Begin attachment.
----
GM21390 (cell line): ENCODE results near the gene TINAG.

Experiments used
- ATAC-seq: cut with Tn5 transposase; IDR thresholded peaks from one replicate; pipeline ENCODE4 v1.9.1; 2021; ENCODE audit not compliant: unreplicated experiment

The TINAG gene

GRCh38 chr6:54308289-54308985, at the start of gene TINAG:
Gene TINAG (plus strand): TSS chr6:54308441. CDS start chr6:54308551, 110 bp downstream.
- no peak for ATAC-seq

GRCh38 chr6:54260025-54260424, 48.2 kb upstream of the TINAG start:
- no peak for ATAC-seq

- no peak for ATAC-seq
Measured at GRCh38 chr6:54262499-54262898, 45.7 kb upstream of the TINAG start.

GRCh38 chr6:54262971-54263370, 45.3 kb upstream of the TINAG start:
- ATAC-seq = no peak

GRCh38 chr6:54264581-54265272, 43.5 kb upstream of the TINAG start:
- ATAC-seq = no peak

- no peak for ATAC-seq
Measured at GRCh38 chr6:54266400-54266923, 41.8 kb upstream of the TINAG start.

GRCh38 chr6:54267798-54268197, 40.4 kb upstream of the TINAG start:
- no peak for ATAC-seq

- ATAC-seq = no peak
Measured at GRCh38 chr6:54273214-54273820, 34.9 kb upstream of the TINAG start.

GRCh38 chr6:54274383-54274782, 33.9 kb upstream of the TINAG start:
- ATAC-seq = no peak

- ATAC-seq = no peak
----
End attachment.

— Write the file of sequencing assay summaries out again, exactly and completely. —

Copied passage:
GM21390 (cell line): ENCODE results near the gene TINAG.

Experiments used
- ATAC-seq: cut with Tn5 transposase; IDR thresholded peaks from one replicate; pipeline ENCODE4 v1.9.1; 2021; ENCODE audit not compliant: unreplicated experiment

The TINAG gene

GRCh38 chr6:54308289-54308985, at the start of gene TINAG:
Gene TINAG (plus strand): TSS chr6:54308441. CDS start chr6:54308551, 110 bp downstream.
- no peak for ATAC-seq

GRCh38 chr6:54260025-54260424, 48.2 kb upstream of the TINAG start:
- no peak for ATAC-seq

- no peak for ATAC-seq
Measured at GRCh38 chr6:54262499-54262898, 45.7 kb upstream of the TINAG start.

GRCh38 chr6:54262971-54263370, 45.3 kb upstream of the TINAG start:
- ATAC-seq = no peak

GRCh38 chr6:54264581-54265272, 43.5 kb upstream of the TINAG start:
- ATAC-seq = no peak

- no peak for ATAC-seq
Measured at GRCh38 chr6:54266400-54266923, 41.8 kb upstream of the TINAG start.

GRCh38 chr6:54267798-54268197, 40.4 kb upstream of the TINAG start:
- no peak for ATAC-seq

- ATAC-seq = no peak
Measured at GRCh38 chr6:54273214-54273820, 34.9 kb upstream of the TINAG start.

GRCh38 chr6:54274383-54274782, 33.9 kb upstream of the TINAG start:
- ATAC-seq = no peak

- ATAC-seq = no peak